"An Intimate Picture of Wilfred Campbell"

by Faith L. Malloch


Chapter V

Wilfred Campbell came back to Canada feeling well satisfied with his trip to the mother country, and that he had laid foundation stones for the fulfilment of his dreams,—those dreams so real to him but rather vague at times to other people—dreams that might all be attributed to his great desire, (a desire that amounted to a passion, for which he would have gone to any length of self sacrifice) to help Britain retain that greatness of Empire she had achieved in the past, a greatness she suspected at times of being molested. I can’t say whether these dreams were practical or not, but the poet wanted a foothold, some sort of a place where he could be of real service to his country. Surely back of all great deeds and achievements that have been accomplished by patriots, their sincere desire and determination have carried them through all obstacles. Such a desire and determination were like a guiding star to Wilfred Campbell, and he was as one looking to the heights for his opportunity. In the meantime there was his family at home, who were as part of him, and could not live by dreams alone. Existence was somewhat of a financial struggle and the poet’s ideas for his children were not small. His family in the past had seen better days, and the fact that the preceding generation had flopped so to speak, hurt his pride, and he wanted his children to put the family back where it belonged in the years behind them. Flopping families were no bulwark for the nation.

The poet was very serious and the genius of Bernard Shaw for turning things upside down and shaking them, did not amuse my father, but only wounded him. The old constitution of his beloved Empire should not be so lightly dealt with. A play like "O’Flaherty V.C." might even tempt him to suspect the author of disloyalty. Wilfred Campbell had a sane sense of fun and homely humour, but not that keen sense of the ridiculous that makes your sides ache with laughter. Had G.B.S. been sitting in an audience beside my father at one of his own productions, watching the effect of his play on the people, as I am sure he loves to do, he would have been quite satisfied with my father’s irate criticism. This seriousness made things very difficult for the poet at the time.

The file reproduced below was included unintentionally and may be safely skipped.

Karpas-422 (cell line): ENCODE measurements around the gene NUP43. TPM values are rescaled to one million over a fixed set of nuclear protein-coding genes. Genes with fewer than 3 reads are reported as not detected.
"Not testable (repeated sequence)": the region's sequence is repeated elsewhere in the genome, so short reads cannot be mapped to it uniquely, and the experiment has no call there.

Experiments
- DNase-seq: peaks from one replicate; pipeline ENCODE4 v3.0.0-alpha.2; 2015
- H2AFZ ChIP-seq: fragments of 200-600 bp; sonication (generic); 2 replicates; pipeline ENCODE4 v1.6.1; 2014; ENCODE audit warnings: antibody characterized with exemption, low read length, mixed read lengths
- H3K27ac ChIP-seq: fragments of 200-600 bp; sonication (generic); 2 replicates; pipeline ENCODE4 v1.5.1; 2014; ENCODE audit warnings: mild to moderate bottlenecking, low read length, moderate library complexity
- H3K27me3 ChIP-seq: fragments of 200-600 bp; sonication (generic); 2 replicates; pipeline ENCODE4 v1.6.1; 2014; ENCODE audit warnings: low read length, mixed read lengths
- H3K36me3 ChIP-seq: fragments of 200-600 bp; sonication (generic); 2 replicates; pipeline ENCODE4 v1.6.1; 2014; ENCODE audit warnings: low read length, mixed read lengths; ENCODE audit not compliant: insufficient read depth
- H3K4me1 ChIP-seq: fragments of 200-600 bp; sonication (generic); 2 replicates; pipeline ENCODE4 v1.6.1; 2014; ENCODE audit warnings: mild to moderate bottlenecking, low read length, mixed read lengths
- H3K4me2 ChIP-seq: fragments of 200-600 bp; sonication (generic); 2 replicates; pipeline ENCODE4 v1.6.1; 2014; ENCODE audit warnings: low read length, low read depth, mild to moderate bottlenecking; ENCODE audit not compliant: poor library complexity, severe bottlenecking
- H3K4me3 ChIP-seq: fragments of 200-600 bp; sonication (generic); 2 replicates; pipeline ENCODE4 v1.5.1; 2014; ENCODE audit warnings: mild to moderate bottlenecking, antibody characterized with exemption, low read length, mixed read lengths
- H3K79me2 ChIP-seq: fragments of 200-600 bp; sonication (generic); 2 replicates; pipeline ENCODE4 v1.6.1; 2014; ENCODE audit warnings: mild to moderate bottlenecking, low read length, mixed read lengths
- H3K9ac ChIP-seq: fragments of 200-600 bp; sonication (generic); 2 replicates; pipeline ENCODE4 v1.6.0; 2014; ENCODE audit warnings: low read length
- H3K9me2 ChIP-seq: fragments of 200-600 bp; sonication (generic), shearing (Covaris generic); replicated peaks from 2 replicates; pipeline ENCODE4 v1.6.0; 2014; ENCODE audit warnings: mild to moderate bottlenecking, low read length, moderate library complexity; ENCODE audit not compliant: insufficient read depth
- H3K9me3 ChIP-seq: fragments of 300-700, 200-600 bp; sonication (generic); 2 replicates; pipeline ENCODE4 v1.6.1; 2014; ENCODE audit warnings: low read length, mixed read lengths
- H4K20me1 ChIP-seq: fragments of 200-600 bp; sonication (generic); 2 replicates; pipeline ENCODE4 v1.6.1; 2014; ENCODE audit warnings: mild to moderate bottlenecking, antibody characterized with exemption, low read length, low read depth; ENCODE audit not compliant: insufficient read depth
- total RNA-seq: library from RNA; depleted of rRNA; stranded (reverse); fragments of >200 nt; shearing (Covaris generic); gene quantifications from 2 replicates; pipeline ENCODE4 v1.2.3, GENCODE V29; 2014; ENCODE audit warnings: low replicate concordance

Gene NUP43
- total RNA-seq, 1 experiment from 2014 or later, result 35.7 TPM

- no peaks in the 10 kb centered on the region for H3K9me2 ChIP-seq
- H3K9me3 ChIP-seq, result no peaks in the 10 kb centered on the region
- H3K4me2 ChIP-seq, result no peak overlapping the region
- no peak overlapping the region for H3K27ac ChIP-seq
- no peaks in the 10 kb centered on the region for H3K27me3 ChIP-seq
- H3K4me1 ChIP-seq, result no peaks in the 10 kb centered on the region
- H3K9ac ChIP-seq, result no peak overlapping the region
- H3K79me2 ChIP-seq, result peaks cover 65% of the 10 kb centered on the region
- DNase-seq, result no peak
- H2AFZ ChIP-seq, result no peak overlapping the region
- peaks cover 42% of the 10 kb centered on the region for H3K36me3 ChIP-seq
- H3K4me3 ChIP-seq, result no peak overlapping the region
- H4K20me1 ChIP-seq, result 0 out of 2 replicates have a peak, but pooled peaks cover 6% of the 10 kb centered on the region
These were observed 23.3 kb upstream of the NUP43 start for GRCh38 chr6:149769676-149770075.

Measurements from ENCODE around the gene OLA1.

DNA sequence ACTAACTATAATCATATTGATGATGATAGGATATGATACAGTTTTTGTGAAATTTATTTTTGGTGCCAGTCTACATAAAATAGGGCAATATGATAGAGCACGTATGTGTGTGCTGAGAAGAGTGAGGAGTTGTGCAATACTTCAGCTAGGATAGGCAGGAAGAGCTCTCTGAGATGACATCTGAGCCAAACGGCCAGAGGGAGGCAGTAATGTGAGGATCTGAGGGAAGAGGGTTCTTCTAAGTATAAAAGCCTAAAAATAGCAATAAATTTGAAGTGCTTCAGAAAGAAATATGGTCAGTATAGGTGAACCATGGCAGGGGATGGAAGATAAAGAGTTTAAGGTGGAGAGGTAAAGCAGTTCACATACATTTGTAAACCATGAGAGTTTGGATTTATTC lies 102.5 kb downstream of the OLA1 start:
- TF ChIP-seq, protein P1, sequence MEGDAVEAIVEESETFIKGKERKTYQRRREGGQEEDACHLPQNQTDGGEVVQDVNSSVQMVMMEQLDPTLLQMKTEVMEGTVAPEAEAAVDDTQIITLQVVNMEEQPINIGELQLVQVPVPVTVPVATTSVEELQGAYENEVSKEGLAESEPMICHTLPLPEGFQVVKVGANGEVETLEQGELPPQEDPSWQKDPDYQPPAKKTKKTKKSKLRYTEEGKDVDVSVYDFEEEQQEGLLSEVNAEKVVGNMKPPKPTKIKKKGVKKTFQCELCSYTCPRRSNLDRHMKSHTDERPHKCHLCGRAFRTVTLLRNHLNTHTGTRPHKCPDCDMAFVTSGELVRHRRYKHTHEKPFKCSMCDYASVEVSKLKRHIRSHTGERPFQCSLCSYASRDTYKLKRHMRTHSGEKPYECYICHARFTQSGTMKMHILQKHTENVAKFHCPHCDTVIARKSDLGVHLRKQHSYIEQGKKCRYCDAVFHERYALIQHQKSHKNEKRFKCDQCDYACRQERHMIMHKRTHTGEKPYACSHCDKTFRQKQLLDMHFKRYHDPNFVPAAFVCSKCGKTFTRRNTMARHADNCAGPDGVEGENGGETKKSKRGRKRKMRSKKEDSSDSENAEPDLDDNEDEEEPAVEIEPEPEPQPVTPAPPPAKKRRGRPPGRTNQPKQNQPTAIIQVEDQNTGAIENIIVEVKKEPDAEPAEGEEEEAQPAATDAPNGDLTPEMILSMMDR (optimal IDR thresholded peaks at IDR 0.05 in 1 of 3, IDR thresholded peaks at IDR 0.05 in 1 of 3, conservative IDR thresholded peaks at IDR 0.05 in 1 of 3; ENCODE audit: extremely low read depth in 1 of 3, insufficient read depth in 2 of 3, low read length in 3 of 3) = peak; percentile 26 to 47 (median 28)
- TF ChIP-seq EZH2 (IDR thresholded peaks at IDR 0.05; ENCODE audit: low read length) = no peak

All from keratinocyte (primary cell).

In December 1906 Wilfred Campbell became a grandfather at the age of 45, and his first grandchild arrived a baby girl Diana. As she was born and was to live under his roof she seemed a special being created for his benefit. Anyway she was taken possession of and claimed as his own. She was one of those active lively babies who took her first steps at nine months and talked very early. In her grandmother’s eyes she was a most gifted child, and people were usually expected to satisfy her demands. She cut her teeth comfortably on the corners of Shakespear[e]’s plays, or any autograph copy of poetry, that her grandfather was in the habit of reading to her from the age of nine months on. Even though her conversation was limited he felt quite sure that he was communicating with her superior intelligence. Some of the first words she learned to say were the names of some of Shakespeare[’]s characters and she considered his small red volumes her special property. She would pull them out of the book-case climb on her grandfather’s knee, and demand to be read to. Some times you might see her gazing at a book up side down, listening for her grandfather[’]s voice to come out of it, or she might be chewing the corner of it quite comfortably. There were many books in the Poet’s library that showed signs of his grand-daughter’s supposedly early taste for literature. Anyway he was perfectly satisfied when he and she alone shared that sacred domain the library.